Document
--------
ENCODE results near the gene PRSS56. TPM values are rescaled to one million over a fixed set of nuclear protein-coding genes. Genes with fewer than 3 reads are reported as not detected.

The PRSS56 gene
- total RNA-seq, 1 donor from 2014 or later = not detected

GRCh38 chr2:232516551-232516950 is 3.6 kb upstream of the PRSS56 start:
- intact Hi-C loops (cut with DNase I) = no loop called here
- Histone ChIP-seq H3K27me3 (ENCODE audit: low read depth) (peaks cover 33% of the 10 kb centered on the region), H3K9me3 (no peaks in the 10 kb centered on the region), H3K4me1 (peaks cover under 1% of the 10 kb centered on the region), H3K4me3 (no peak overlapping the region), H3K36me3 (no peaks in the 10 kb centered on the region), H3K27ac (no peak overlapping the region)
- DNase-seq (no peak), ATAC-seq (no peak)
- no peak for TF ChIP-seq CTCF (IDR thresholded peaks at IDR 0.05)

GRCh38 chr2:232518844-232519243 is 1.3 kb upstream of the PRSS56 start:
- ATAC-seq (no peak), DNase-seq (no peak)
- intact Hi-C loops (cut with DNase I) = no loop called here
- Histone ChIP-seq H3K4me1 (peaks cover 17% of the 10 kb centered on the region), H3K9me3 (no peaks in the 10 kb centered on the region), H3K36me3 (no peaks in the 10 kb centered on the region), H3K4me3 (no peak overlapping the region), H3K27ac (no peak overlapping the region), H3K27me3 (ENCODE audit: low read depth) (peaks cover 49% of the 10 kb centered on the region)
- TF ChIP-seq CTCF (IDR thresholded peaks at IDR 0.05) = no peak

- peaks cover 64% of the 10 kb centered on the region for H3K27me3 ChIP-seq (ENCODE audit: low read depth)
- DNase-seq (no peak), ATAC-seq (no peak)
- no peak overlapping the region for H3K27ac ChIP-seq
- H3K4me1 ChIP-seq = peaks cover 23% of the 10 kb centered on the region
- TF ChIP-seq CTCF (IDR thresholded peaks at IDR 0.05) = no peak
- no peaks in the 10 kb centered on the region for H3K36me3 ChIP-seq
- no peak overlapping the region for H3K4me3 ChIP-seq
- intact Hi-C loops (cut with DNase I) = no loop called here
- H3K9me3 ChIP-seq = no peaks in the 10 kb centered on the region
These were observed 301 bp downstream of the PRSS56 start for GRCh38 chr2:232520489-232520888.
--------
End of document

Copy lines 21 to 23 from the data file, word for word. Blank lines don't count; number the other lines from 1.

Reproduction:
- intact Hi-C loops (cut with DNase I) = no loop called here
- H3K9me3 ChIP-seq = no peaks in the 10 kb centered on the region
These were observed 301 bp downstream of the PRSS56 start for GRCh38 chr2:232520489-232520888.